Don’t miss out on the Brexit opportunity

I have just read Philip Fisher’s post on the Accounting Web entitled “The accountants guide to Brexit”. It’s a good read. In his intro Philip says:

Like almost everybody else in the country, the vast majority of accountants have been sticking their heads into the sand on the basis that leaving Europe was a long way off.

Well, it’s no longer a long way off and if the politicians on both sides of the Channel continue making progress at their present rate, we seem to be heading for a no-deal Brexit. Even if we succeed in achieving an agreed withdrawal process the exact details of our future trading relationship with the EU may not be thrashed out for years.

And in the meantime your clients will be uncertain about their supply lines and changing export processes to the EU.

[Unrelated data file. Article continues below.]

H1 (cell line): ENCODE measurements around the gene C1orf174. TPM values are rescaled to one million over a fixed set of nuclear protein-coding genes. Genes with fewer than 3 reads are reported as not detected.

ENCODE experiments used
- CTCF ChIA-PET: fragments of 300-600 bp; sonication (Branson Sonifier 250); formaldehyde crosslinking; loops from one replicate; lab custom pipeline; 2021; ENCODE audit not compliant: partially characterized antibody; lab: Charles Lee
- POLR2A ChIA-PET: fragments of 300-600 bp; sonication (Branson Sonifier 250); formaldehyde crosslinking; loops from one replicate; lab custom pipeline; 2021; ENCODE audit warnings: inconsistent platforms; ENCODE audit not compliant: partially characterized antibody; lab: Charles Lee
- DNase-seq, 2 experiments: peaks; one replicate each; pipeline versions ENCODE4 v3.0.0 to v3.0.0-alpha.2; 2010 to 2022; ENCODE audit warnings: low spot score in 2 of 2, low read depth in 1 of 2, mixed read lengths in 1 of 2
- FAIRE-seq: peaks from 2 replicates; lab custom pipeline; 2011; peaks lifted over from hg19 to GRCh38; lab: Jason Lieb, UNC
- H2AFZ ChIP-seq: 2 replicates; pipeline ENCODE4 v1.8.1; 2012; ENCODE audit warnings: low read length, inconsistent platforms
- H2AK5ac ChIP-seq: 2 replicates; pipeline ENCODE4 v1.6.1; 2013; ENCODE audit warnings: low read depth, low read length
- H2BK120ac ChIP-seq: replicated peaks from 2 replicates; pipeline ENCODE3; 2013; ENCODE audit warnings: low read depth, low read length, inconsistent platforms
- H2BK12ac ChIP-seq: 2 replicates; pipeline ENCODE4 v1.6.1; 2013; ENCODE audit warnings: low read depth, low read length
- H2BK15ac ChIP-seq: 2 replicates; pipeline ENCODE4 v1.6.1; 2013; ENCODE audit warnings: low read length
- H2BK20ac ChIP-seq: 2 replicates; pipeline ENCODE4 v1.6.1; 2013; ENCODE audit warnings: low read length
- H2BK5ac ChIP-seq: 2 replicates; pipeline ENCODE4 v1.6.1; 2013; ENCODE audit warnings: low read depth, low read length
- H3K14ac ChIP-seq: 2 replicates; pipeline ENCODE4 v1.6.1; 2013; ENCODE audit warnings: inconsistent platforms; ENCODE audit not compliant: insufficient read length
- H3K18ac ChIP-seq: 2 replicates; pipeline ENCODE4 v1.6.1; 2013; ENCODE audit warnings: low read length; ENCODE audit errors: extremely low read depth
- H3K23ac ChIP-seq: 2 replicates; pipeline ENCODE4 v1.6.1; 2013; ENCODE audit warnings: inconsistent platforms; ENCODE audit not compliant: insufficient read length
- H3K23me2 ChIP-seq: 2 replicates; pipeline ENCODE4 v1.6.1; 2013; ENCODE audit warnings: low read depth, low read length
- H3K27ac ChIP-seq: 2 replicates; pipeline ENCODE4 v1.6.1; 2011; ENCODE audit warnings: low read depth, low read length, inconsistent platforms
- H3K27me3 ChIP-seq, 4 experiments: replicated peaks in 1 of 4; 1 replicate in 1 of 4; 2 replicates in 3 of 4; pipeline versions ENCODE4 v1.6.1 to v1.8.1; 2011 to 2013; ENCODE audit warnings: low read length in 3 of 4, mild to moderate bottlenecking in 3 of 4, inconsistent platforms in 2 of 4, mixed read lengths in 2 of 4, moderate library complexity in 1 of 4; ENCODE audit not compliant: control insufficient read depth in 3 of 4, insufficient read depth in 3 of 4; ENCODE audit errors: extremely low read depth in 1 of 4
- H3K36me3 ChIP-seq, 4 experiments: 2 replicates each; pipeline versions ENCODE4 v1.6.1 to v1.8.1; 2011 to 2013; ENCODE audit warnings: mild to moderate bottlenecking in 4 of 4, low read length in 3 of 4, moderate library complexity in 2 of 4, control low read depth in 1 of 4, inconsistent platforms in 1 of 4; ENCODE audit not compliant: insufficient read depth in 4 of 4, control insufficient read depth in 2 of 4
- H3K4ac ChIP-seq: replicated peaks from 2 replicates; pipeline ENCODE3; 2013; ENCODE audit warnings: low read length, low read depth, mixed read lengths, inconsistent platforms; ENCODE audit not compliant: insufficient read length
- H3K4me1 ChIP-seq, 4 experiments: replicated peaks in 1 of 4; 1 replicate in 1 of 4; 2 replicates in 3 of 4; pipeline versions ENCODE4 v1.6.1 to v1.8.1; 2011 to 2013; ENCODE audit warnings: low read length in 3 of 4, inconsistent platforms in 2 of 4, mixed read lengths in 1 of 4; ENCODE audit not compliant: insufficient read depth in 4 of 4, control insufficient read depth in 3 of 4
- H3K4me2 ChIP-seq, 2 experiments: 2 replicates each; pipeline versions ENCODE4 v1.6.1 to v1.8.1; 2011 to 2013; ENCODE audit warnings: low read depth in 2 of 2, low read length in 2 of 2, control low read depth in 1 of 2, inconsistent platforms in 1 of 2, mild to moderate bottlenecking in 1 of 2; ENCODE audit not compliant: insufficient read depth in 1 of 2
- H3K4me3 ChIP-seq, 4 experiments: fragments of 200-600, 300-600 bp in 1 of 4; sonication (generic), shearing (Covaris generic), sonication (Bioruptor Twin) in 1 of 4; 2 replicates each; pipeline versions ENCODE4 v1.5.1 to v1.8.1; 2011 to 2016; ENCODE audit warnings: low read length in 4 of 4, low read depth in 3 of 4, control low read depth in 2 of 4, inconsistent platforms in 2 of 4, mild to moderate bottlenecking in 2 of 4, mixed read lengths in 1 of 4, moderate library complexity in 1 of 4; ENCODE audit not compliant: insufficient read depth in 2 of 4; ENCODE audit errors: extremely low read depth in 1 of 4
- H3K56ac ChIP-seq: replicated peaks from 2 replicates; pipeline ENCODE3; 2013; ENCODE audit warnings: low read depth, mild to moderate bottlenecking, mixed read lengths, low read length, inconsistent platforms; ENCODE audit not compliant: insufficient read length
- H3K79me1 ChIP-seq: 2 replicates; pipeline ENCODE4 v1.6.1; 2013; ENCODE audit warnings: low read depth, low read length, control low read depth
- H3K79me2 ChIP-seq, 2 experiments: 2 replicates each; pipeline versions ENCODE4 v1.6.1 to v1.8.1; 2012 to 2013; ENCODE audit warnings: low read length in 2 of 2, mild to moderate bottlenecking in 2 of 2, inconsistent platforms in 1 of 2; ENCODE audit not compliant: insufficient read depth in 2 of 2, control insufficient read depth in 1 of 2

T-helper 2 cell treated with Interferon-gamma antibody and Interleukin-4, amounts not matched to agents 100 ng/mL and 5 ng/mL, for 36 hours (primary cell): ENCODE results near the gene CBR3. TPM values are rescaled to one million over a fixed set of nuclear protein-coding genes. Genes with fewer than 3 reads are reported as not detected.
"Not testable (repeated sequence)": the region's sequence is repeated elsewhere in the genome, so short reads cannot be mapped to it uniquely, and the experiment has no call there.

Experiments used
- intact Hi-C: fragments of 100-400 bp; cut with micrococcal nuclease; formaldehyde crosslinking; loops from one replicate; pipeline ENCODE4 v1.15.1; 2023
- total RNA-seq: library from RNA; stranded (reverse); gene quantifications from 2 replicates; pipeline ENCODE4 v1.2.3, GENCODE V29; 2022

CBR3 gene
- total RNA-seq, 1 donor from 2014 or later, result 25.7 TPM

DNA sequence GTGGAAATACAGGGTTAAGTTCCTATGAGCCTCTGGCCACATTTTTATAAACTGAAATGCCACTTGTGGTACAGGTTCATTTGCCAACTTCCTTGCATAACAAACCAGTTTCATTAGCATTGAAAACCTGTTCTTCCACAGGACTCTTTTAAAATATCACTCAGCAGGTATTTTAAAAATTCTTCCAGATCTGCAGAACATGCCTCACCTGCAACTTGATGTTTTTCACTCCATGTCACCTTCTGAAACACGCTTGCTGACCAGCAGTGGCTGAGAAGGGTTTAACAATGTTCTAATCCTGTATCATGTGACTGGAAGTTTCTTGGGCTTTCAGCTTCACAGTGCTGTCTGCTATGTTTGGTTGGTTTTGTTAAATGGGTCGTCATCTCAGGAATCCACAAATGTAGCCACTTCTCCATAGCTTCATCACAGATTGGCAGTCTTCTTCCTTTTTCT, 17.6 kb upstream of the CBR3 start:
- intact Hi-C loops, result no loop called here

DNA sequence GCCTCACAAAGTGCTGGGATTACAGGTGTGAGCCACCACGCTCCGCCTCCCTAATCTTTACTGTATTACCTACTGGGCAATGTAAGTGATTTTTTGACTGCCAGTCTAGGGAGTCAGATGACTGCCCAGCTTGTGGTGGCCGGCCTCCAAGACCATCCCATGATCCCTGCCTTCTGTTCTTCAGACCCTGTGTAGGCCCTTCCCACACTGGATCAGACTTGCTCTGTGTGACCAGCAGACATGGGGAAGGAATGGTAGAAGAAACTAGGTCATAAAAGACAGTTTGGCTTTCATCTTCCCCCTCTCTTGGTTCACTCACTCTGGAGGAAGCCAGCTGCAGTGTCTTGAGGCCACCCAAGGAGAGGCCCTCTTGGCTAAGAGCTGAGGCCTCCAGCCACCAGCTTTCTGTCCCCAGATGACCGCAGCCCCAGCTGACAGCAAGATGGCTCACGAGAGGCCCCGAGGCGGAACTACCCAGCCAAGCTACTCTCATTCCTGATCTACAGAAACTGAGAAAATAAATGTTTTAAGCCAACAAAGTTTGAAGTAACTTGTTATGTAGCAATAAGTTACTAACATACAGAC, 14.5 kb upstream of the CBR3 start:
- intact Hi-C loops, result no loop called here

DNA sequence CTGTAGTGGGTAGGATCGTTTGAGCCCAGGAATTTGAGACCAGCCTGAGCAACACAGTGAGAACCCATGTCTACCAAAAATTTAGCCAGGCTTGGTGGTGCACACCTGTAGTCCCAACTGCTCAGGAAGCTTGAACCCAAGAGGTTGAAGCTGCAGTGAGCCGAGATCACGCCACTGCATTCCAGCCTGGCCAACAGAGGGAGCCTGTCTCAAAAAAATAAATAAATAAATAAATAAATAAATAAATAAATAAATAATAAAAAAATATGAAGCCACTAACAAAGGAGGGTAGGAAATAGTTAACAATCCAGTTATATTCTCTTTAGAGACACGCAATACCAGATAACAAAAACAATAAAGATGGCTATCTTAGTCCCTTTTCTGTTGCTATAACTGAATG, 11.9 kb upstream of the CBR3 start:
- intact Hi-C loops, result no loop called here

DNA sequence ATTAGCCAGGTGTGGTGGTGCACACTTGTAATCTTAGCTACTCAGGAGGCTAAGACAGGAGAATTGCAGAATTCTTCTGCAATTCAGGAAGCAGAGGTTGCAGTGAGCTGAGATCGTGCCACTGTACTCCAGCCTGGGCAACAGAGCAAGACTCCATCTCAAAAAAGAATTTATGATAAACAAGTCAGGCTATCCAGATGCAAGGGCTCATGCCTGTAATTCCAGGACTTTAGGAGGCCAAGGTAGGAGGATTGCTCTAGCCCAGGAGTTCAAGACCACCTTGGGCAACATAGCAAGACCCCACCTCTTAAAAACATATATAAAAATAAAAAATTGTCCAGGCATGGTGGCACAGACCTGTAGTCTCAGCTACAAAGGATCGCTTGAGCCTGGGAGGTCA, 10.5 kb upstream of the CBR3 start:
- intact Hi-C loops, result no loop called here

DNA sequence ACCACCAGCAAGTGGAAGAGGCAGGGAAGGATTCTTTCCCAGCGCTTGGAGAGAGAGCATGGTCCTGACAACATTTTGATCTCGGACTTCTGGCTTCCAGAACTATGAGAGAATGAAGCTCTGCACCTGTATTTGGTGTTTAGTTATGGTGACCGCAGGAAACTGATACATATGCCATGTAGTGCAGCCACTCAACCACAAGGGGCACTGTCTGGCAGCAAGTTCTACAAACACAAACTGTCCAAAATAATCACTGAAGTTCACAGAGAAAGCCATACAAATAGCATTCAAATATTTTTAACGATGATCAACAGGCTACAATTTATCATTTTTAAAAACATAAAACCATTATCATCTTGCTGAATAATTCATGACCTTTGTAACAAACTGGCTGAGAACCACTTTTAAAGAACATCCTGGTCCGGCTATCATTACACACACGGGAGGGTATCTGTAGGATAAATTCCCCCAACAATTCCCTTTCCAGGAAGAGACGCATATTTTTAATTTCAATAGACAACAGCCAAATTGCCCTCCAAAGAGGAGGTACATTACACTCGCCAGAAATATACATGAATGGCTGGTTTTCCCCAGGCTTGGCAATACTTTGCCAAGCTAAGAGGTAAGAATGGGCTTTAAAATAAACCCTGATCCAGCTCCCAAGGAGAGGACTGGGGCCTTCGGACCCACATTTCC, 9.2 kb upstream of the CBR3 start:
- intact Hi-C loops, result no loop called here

In my opinion, this apparently “glum” outlook is a significant opportunity for UK businesses and their advisers. Philip continues:

While smaller practices with little or no international spread and work-forces who are British born and bred may feel that for them this is only a storm in a teacup that is unlikely to be the case in the longer term.

But if nothing else, there will inevitably be changes in legislation as a direct result of the decision made in June 2016. In addition, the economy will take an initial hit and that is likely to lead to indirect consequences including attentional tax hikes, difficulties in retaining and recruiting members of staff and the risk of client losses.

As there is now significant opinion that the UK economy is heading for a dip, however temporary, shouldn’t we be contacting business clients and suggesting that they consider two planning options before Brexit starts to bite: